Julie Benau, aka the wine goddess of the Languedoc, is making some seriously cool wines in the south of France. We have long loved all the exciting things happening in Languedoc - the necessity of reclaiming a unique identity and experimentation lead to fun wines! Though it was amongst the first areas of France to be winemaking, the area has long been known for volume production and cooperatives. Since the 80s, some of the most creative and committed winemakers are now making fabulously worthy wines in this Mediterranean region of France. Julie’s familial vineyards are located in Picpoul de Pinet, the only region in France named after its most famous grape varietal. Picpoul de Pinet is a notoriously racy white grape, with tongue prickling acidity. Julie makes wines that both honour the terroir and bring a sense of youthful fun to a wine region that perhaps doesn’t get all the love it deserves. Julie comes from a wine family. Her father and grandfather both worked managing the local cooperative. In the 80s, her parents purchased a 16th century farmhouse that included 15 hectares of vines. For a long time, the family sold their grapes to the cooperative. In 1999, Julie returned home to the vineyards after a time studying wine formally and completing an internship in the Rhone Valley. Since then, she has made wines of high quality, neither selling her grapes to cooperatives or purchasing grapes to make wine. She makes her wines with sustainability in mind, farming organically and creating higher quality, more concentrated wines by reducing yields in the vineyards. Her winemaking follows the same philosophy: she uses no conventional interventions, even eschewing the addition of sulfur in some of her wines. While she does everything to amplify the characteristics of her family’s grapes, she also experiments, using grapes atypical to the region and winemaking techniques are less common in that part of France.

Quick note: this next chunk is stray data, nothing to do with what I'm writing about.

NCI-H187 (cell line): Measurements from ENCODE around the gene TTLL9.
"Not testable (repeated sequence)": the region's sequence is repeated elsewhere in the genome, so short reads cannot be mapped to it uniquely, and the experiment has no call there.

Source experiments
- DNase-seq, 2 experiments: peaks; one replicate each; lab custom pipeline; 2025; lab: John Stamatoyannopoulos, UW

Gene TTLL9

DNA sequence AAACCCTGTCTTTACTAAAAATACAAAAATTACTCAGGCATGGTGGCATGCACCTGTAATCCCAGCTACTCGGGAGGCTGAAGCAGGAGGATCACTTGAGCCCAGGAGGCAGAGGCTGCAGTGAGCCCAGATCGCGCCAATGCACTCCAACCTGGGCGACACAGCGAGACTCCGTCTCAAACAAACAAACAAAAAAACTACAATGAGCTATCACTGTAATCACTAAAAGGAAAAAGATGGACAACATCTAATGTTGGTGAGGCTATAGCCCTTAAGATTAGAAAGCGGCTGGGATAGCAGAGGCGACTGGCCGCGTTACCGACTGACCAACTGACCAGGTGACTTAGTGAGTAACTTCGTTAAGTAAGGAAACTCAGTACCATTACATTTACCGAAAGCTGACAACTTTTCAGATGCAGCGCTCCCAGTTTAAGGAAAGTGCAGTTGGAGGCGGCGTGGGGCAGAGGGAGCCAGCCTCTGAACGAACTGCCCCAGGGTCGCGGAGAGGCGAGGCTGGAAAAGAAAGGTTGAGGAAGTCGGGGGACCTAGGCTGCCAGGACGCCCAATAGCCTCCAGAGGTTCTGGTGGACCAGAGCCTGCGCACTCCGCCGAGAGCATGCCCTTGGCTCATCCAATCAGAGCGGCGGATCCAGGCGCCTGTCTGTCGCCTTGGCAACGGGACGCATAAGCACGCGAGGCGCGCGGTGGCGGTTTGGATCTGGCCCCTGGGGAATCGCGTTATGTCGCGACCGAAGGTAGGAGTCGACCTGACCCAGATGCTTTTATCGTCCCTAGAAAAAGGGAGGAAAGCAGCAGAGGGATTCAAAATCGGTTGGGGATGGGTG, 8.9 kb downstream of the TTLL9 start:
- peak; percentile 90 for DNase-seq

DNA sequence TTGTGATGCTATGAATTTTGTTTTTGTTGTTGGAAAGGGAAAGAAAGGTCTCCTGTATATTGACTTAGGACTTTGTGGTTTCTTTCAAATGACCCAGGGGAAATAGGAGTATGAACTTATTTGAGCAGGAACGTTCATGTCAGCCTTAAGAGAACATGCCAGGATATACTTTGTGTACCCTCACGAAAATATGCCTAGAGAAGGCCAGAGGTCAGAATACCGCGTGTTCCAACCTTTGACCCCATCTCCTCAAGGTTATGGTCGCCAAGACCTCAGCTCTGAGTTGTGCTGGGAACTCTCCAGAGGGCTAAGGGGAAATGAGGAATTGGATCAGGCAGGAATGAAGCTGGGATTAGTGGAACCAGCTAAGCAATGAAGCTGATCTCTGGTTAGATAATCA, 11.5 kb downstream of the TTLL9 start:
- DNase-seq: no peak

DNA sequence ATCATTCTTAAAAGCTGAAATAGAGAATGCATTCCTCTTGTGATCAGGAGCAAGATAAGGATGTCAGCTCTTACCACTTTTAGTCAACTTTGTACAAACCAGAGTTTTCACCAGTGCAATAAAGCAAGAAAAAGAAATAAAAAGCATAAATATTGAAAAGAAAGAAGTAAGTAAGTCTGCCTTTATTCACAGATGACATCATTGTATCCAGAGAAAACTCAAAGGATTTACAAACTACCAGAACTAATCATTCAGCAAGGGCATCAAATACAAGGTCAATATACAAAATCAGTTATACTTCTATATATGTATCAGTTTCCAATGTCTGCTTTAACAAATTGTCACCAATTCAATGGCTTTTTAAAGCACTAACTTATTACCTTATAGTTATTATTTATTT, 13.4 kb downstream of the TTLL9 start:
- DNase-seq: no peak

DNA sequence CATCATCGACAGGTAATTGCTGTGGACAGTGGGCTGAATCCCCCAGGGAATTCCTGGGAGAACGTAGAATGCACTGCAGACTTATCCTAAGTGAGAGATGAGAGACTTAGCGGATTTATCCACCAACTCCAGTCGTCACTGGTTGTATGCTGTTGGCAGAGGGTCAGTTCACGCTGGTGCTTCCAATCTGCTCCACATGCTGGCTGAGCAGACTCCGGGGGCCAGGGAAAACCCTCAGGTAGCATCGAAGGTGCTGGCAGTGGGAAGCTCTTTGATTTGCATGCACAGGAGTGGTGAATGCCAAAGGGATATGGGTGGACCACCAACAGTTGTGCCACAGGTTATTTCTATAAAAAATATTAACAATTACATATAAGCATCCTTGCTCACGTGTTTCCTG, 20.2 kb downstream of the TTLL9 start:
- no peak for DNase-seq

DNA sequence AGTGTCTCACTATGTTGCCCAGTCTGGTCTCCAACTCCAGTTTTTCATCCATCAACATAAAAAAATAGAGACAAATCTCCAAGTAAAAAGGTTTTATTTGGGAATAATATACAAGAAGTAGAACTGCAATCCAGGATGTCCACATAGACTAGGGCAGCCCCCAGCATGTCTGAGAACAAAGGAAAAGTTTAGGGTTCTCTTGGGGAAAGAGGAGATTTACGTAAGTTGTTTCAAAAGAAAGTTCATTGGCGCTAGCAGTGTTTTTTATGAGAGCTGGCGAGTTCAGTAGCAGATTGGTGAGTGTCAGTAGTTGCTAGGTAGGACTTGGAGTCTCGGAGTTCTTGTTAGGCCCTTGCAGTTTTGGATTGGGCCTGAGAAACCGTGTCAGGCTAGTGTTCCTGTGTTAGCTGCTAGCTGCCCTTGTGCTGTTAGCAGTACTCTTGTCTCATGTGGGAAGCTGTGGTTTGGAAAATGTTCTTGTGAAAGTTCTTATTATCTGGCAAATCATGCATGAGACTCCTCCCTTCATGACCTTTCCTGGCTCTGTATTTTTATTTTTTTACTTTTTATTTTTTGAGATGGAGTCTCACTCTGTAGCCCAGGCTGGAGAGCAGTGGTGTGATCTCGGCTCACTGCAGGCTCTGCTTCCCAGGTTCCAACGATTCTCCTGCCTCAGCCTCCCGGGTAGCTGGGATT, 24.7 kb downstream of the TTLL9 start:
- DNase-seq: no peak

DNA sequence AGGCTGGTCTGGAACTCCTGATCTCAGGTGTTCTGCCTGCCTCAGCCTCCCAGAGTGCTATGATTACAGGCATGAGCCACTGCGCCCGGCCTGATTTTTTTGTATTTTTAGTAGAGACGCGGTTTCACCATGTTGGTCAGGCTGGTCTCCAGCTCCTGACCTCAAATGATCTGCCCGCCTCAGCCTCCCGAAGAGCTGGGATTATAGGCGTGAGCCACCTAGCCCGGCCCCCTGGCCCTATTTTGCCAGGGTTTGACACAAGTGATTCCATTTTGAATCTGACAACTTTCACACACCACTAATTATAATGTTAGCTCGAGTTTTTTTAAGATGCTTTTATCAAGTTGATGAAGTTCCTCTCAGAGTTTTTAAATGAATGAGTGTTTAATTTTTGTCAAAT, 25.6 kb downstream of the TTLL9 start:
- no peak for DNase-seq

This version of Picpoul is a singular and inviting expression of the grape. The grapes spend time fermenting on their skins, gaining texture and aromatics, before resting for 10 months in fiberglass. There are only 375 cases of this wine made - it is a special treat to be able to enjoy the Southern French jewel here in Alberta. This wine is truly vivacious, living up to its name “Chichois a la Barquette” which roughly translates to the “wild stuff that went down at the party” in the local dialect. This wine, while a total curiosity, is full of juicy five alive-type flavours, making it totally worth sharing. It has a voluptuous mouthfeel which is nimbly balanced by the bracing acidity that comes with the grape. In one word, yum!
Tempranillo and France are two things you hear about together too often, but this is a perfect example of the kind of experimentation that happens in the lovely Languedoc. While Julie focuses mainly on Picpoul, she makes this fabulously thirst-quenching Tempranillo that is a far cry from the famous examples that come from Rioja. It is vibrant purple in colour and best with a touch of chill. Juicy, with flavours of just crushed blackberries and gently ripe blueberries. It also has a healthy dose of gravelly minerality and a touch of herbaceous funk. This is the ultimate backyard red. With enough oomph to enjoy with a barbeque, it is also completely quaffable.